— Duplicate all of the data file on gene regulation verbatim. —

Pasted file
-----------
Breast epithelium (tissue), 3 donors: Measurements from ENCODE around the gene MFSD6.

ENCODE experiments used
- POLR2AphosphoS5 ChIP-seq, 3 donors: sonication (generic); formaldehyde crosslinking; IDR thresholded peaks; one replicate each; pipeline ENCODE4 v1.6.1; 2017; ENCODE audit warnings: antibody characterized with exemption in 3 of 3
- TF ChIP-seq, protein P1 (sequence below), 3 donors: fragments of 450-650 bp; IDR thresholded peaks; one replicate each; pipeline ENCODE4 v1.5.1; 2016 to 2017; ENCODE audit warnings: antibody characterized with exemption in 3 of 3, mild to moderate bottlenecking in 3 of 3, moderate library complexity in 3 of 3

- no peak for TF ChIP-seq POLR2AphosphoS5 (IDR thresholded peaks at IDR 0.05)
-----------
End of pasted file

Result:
Breast epithelium (tissue), 3 donors: Measurements from ENCODE around the gene MFSD6.

ENCODE experiments used
- POLR2AphosphoS5 ChIP-seq, 3 donors: sonication (generic); formaldehyde crosslinking; IDR thresholded peaks; one replicate each; pipeline ENCODE4 v1.6.1; 2017; ENCODE audit warnings: antibody characterized with exemption in 3 of 3
- TF ChIP-seq, protein P1 (sequence below), 3 donors: fragments of 450-650 bp; IDR thresholded peaks; one replicate each; pipeline ENCODE4 v1.5.1; 2016 to 2017; ENCODE audit warnings: antibody characterized with exemption in 3 of 3, mild to moderate bottlenecking in 3 of 3, moderate library complexity in 3 of 3

- no peak for TF ChIP-seq POLR2AphosphoS5 (IDR thresholded peaks at IDR 0.05)